Rivilin believes the state’s restaurant industry has demonstrated over the last several months it can operate responsibly as there have been no major outbreaks of COVID-19 associated with eating establishments and the state should give owners more latitude.
Rivilin said he greets, with a mask on, a few thousand patrons each week, and has not contracted the virus.
“If anyone should get sick it should be me,” he said.
His idea for barriers includes heavy-duty curtain material, which is not allowed under the state’s guidelines.
“I know we can do it safely with the barriers I have in mind,” said Rivilin, who relied on increased outdoor seating over the summer and takeout with 60 percent of their indoor tables and chairs in storage. “It would be safe to sit down.”
Even before the new rules, restaurants were spending a lot to keep patrons safe. Muffy Copenhaver, a partner at Gordi’s Fish and Steak House in Lincoln. Gordi’s switched to disposable paper menus rather than constantly disinfecting laminated ones.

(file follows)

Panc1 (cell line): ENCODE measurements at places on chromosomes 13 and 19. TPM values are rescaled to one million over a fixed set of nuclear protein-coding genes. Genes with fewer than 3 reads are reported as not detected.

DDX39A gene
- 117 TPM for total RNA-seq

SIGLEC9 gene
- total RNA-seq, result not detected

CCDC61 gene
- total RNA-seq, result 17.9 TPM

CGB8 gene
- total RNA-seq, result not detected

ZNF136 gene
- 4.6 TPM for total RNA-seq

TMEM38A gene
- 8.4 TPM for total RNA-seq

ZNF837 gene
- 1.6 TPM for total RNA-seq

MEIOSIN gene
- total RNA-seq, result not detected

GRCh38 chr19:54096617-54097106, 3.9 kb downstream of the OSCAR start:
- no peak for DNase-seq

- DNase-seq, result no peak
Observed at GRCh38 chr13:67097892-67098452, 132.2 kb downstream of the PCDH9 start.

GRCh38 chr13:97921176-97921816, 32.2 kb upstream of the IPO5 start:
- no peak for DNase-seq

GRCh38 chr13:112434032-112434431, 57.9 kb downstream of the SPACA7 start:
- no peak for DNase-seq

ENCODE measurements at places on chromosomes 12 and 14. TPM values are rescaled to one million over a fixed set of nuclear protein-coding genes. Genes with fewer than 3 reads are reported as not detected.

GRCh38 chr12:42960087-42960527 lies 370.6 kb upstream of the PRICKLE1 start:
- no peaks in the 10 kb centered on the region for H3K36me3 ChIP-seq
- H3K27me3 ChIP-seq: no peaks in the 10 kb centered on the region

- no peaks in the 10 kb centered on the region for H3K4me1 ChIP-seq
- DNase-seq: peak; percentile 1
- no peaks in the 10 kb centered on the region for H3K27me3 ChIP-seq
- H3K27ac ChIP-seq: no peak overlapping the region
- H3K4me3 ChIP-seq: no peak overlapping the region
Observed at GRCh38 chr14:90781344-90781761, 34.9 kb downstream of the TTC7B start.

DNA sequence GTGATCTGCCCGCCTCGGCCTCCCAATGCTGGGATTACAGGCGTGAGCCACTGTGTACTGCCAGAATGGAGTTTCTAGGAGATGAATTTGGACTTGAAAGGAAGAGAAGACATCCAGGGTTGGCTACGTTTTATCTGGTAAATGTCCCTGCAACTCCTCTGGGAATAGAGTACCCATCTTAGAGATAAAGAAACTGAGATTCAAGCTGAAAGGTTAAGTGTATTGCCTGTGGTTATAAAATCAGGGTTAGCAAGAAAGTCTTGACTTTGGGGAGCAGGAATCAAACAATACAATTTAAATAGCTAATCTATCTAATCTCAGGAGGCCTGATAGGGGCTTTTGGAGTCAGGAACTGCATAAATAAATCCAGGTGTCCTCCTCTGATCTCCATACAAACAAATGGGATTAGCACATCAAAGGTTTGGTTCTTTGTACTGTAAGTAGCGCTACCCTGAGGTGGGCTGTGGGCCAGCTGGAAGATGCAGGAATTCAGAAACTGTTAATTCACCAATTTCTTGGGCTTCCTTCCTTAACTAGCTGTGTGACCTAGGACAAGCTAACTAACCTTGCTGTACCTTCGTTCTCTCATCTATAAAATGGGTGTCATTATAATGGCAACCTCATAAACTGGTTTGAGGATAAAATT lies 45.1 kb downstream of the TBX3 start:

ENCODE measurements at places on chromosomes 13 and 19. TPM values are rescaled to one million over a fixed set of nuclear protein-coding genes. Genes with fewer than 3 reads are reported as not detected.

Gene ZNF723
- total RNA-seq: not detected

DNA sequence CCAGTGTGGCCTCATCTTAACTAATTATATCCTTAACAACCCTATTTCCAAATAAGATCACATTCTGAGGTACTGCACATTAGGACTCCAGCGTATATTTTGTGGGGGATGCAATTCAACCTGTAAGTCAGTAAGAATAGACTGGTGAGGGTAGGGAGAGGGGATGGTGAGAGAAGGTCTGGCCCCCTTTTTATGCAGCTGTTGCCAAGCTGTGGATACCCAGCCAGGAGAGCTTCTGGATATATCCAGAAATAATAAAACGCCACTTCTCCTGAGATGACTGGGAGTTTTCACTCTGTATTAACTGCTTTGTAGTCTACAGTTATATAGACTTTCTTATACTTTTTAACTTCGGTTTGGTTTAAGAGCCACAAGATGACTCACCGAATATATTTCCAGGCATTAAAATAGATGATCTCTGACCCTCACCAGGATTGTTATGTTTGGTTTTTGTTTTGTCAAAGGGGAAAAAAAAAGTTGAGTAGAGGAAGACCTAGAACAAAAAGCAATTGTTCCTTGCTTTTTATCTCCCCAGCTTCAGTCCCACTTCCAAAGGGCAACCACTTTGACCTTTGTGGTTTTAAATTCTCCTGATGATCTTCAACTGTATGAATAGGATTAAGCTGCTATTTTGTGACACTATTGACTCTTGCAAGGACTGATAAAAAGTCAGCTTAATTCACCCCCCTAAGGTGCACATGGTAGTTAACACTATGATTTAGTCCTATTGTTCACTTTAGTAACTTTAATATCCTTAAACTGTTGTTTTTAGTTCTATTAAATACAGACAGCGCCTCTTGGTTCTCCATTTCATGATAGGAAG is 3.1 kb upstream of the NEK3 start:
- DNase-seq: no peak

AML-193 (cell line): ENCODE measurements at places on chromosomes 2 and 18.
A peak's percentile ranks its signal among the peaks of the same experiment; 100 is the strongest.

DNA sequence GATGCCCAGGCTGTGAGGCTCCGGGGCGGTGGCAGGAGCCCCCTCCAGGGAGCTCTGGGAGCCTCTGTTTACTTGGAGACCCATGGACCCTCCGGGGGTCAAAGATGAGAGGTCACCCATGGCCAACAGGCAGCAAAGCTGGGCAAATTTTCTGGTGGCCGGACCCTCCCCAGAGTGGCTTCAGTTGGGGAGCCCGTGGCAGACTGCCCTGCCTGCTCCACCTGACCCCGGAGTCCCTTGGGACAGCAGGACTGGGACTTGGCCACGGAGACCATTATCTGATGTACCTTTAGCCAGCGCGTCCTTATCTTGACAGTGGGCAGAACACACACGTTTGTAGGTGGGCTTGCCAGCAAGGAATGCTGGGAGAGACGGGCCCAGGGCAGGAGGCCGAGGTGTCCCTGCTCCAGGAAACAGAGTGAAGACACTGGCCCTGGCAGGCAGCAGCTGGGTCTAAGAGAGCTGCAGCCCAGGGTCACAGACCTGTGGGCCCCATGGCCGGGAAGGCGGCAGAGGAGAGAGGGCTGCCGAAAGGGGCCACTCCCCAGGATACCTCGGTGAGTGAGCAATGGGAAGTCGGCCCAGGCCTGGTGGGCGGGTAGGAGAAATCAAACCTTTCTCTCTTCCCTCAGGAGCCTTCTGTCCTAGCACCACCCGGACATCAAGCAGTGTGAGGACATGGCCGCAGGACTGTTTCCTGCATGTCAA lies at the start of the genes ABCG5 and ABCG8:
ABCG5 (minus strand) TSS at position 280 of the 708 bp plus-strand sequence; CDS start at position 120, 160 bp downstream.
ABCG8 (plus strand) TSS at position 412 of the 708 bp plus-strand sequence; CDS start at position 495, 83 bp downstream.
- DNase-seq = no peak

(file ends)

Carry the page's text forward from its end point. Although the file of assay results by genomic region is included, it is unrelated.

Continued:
“I just got a bill for $750 from the printer,” Copenhaver said earlier this month.
‘Keeping our heads above water’
Copenhaver initially thought that the effects of the pandemic would be short-term.
“I thought we would reopen for Memorial Day,” she said.
Instead, she’s left with reduced business months later. Revenue at Gordi’s has been at about 80% during the summer, but the all-important foliage season has her worried.
“We are pretty nervous about the fall and winter. Right now there are no Canadian license plates in our parking lot,” Copenhaver said, referring to the usual influx from across the border for fall foliage season. “We are losing tourists from England, Germany and others.”
Gordi’s is a short drive from the Loon Mountain Ski Resort and the impact COVID-19 will have on skier visits and overnight lodging is anyone’s guess right now.
“Right now we are keeping our heads above water,” Copenhaver said. “If we can do that, we should be OK.”
Anthony Barnett, who owns Jesse’s Tavern and Molly’s in Hanover said the pandemic has been difficult to weather, especially when nearby Dartmouth sent students home. Jesse’s cut staff to about 60% of the usual number of employees and relied on expanded outdoor seating to help soften the economic impact.